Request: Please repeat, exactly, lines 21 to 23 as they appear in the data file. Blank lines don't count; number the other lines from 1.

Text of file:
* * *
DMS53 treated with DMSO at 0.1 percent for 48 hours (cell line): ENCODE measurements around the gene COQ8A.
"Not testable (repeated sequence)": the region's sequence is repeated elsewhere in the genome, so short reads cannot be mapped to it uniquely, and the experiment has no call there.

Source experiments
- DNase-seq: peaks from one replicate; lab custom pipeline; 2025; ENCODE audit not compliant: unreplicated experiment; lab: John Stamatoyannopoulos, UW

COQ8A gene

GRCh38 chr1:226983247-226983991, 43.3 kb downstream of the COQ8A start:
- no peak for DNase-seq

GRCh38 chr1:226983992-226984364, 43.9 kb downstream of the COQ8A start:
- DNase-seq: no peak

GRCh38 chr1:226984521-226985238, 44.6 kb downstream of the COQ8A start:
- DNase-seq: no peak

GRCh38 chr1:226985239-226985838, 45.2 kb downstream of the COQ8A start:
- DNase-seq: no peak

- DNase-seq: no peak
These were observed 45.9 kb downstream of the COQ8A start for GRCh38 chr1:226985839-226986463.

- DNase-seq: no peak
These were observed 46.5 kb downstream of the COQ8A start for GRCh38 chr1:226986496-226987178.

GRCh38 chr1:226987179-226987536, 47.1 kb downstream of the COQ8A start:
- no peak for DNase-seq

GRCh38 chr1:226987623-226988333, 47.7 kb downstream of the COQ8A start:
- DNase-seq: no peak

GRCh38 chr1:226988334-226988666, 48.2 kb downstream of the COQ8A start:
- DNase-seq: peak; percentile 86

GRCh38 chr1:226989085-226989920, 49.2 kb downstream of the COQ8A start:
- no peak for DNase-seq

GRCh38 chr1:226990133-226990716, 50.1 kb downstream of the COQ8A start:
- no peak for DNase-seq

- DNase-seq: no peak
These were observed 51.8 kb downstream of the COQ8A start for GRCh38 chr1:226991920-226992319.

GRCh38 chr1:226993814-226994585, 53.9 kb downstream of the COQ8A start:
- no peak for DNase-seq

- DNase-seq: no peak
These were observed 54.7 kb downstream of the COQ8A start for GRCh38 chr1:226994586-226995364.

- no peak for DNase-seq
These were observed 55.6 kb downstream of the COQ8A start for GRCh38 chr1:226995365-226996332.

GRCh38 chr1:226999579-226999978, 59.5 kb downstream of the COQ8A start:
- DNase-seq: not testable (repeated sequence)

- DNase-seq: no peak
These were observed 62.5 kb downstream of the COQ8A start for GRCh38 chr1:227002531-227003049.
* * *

- DNase-seq: no peak

GRCh38 chr1:226988334-226988666, 48.2 kb downstream of the COQ8A start:
- DNase-seq: peak; percentile 86